Twenty minutes later, we played a second stimulus, a series of hacks from the same position to imitate the alarm call produced by monkeys in the presence of a crowned eagle. This reliably elicited further vocal responses from all 17 males, which enabled us to relocate the groups precisely. Although putty-nosed monkeys sometimes move through the canopy to escape from an approaching leopard, this strategy is avoided when threatened by large raptors as it would increase the risk of attack: consequently, warning hacks on their own do not trigger any movement of the group (Fig. 1).

Figure 1: Relationship between the occurrence of sequences in male call series and the distance travelled in response to the calls by groups of putty-nosed monkeys.
figure1

a, Call series experimentally elicited by leopard growling: the group travelled significantly farther after hearing call series that contained at least one pyow–hack (P–H) sequence (n=9) compared with the distance moved in response to all other sequences (n=8). b, Naturally occurring call series: the habituated study group travelled significantly farther following call series containing at least one P–H sequence (‘P–H’; n=29) compared with the distance moved in response to other series that included no P–;H sequences (‘other’; n=43) or when there were no calls made by the male (‘none’; n=65). Box plots indicate medians, interquartiles and ranges.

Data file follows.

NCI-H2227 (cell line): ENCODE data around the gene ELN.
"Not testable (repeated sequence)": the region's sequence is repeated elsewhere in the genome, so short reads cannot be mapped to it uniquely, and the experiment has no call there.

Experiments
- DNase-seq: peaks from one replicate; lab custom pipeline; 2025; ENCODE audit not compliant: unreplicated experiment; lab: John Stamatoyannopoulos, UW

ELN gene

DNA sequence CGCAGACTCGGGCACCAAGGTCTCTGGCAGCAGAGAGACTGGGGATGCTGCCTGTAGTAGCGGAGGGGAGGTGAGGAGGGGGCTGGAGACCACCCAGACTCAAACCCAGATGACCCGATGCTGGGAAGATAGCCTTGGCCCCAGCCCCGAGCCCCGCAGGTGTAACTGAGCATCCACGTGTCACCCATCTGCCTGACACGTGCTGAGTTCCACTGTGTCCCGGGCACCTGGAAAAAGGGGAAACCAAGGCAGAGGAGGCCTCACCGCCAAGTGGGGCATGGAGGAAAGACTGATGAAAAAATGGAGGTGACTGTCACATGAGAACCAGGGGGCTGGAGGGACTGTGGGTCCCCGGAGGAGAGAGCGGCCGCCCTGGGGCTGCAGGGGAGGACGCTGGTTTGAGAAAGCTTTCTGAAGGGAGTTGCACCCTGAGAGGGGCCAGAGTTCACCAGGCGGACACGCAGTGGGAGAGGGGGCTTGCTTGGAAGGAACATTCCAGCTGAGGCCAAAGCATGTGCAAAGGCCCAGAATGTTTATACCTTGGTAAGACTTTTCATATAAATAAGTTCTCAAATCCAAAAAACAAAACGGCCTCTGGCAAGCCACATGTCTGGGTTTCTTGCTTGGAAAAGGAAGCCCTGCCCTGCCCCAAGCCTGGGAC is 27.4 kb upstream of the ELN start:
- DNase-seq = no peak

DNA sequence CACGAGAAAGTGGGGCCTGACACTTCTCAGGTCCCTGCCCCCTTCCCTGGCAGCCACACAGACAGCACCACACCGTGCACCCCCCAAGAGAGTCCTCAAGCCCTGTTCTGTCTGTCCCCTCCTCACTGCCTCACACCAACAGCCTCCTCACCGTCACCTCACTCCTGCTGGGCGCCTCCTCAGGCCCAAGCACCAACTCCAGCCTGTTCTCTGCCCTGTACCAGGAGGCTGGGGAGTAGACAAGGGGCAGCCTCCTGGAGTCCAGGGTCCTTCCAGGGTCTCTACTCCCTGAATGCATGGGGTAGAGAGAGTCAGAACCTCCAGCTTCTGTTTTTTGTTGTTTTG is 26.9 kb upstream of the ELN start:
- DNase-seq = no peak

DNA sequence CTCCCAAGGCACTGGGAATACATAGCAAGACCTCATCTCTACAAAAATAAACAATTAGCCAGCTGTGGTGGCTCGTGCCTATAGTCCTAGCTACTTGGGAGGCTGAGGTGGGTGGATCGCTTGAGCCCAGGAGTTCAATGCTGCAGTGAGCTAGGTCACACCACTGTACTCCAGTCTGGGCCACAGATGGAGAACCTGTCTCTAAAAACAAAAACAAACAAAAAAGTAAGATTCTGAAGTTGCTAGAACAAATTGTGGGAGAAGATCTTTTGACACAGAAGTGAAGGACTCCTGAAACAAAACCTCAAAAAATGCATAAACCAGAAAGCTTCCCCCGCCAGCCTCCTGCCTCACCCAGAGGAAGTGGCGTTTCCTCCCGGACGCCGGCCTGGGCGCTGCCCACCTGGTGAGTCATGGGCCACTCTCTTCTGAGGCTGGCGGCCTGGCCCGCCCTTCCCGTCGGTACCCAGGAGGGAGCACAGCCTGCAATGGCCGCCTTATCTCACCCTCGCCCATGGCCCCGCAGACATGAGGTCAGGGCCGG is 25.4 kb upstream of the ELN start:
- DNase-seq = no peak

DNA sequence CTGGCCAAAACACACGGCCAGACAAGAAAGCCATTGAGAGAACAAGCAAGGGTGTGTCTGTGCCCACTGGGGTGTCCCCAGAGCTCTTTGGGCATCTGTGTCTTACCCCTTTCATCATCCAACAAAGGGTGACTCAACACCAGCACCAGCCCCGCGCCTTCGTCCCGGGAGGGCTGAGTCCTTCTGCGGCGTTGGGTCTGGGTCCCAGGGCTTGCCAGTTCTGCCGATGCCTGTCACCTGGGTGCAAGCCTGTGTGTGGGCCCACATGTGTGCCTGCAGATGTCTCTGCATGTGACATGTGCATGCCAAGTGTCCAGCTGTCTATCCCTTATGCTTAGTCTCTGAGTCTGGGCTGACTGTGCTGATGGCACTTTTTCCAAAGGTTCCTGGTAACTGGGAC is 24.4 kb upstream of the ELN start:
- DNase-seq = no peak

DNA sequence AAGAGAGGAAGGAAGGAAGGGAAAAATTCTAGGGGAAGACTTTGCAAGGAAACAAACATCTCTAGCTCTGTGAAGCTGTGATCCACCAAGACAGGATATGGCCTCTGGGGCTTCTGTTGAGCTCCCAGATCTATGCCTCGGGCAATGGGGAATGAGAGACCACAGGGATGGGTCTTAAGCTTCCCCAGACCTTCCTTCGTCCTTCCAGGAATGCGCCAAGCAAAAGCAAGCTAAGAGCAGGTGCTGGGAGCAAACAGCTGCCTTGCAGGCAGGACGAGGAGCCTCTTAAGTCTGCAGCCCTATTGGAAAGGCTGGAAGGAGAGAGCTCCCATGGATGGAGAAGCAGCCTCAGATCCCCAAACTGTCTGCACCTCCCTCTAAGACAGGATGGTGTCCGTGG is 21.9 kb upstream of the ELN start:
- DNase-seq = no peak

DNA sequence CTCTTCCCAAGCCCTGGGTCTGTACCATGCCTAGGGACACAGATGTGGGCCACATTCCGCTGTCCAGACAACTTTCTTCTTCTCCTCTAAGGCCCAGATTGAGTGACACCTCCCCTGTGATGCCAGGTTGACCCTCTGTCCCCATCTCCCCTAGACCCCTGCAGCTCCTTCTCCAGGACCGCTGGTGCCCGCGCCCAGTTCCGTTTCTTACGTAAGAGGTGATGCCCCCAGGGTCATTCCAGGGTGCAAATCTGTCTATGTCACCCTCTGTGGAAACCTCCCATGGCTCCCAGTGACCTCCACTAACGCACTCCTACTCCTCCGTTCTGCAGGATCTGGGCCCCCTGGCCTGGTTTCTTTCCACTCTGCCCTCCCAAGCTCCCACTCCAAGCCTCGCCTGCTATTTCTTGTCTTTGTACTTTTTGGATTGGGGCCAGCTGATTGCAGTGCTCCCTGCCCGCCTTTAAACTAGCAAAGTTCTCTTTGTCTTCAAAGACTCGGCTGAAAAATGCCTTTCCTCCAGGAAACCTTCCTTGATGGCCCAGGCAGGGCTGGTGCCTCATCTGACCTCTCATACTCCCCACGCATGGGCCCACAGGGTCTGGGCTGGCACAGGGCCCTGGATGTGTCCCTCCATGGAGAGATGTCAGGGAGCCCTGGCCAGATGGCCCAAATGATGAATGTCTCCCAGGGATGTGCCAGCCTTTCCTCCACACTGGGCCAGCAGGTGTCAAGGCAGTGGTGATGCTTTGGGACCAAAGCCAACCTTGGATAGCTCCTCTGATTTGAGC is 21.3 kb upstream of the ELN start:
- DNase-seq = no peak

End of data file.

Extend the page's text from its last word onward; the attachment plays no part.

Using a global positioning satellite unit (see methods in supplementary information), we found that the groups whose males had produced P–H sequences in response to growls had travelled significantly farther than other groups (Fig. 1a; call series containing at least one P–H sequence: median 85 m; all other series: median 17 m; two-tailed Mann-Whitney U-test, n1=9, n2=8, Z=−3.27, P=0.0003).